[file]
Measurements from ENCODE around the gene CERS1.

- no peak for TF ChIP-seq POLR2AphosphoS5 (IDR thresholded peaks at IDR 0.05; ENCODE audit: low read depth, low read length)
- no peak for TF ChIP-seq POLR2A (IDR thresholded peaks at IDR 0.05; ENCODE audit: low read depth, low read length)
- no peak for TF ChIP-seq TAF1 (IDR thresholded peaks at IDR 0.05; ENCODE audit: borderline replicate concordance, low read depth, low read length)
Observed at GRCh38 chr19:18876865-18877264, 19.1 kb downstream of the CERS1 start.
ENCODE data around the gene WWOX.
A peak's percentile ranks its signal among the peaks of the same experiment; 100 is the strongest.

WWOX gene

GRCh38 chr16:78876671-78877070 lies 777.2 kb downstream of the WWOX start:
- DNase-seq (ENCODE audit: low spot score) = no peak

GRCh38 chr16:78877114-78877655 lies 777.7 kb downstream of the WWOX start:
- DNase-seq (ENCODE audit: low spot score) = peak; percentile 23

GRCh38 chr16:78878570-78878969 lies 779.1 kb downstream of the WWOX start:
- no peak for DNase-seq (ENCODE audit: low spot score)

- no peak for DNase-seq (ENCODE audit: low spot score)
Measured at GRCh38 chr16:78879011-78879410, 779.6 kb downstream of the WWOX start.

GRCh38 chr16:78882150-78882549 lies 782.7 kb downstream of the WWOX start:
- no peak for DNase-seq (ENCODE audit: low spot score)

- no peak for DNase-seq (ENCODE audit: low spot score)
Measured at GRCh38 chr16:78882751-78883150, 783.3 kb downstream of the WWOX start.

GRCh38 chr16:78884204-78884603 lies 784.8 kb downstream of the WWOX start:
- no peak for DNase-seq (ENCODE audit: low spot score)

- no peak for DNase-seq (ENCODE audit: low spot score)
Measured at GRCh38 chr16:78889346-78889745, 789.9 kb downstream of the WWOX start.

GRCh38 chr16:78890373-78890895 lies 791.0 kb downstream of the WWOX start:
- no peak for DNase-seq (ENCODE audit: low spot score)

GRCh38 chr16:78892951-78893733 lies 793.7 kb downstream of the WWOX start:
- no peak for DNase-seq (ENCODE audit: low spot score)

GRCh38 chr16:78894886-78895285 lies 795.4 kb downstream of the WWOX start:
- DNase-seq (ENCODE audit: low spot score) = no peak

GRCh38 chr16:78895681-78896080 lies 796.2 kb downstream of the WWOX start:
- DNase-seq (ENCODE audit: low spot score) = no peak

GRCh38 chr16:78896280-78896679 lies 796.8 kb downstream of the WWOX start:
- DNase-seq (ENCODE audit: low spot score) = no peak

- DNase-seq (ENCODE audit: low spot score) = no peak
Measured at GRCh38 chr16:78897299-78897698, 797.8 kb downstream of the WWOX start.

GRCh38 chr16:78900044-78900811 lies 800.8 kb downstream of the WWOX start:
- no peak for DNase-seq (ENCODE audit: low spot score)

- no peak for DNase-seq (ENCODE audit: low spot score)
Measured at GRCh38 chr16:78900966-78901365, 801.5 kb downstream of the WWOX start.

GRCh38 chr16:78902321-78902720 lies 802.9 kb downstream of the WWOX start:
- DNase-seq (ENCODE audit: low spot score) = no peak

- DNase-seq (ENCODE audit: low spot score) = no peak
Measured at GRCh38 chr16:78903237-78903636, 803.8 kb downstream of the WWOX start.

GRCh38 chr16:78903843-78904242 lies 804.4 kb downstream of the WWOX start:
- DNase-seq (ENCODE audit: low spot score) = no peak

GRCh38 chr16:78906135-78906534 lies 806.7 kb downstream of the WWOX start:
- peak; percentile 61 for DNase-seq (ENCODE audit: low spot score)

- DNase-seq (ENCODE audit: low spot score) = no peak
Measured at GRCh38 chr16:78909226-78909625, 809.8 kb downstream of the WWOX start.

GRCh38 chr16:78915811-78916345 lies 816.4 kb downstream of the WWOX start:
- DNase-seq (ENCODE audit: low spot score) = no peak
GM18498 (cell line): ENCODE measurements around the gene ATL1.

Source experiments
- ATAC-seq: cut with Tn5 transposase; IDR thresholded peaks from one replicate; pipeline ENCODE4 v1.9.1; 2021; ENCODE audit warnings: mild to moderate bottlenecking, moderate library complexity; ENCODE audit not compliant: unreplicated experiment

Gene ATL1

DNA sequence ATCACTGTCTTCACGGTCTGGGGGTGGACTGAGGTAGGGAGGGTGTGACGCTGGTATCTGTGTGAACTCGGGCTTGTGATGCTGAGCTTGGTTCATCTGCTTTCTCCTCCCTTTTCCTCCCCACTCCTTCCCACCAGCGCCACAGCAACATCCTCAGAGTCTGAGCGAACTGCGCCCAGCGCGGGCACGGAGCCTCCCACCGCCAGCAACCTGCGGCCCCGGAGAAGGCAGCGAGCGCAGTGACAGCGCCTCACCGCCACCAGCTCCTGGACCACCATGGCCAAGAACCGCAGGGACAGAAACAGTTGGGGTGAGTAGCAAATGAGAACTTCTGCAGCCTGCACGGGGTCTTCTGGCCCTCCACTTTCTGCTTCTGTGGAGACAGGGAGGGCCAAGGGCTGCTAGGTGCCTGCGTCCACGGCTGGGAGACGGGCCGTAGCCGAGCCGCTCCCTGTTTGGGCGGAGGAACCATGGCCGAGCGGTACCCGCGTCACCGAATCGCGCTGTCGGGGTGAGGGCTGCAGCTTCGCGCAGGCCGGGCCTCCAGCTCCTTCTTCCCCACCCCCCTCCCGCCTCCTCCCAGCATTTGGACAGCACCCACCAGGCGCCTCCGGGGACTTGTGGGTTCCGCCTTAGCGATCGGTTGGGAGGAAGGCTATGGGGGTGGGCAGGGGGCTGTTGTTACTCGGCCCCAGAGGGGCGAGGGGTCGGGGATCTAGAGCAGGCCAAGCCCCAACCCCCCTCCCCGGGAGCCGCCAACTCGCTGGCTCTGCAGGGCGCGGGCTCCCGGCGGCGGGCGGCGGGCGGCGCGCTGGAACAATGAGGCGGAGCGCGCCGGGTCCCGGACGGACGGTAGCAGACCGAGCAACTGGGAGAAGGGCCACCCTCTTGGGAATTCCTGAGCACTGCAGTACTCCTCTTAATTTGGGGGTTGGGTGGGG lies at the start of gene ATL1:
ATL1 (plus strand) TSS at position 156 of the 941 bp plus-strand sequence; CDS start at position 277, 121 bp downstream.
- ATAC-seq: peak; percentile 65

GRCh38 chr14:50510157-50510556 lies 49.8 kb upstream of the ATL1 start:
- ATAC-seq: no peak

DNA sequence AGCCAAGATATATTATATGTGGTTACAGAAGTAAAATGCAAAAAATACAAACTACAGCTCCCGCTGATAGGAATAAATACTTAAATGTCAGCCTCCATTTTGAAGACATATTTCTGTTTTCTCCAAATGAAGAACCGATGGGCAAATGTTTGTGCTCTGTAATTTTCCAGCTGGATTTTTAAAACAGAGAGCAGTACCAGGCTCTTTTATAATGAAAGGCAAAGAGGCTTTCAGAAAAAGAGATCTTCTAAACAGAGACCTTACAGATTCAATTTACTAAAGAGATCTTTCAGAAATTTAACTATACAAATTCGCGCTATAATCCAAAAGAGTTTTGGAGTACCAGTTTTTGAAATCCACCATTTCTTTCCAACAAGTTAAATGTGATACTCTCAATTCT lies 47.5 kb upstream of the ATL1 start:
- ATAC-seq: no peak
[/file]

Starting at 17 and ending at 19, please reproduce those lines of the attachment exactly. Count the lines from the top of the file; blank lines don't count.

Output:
GRCh38 chr16:78882150-78882549 lies 782.7 kb downstream of the WWOX start:
- no peak for DNase-seq (ENCODE audit: low spot score)

- no peak for DNase-seq (ENCODE audit: low spot score)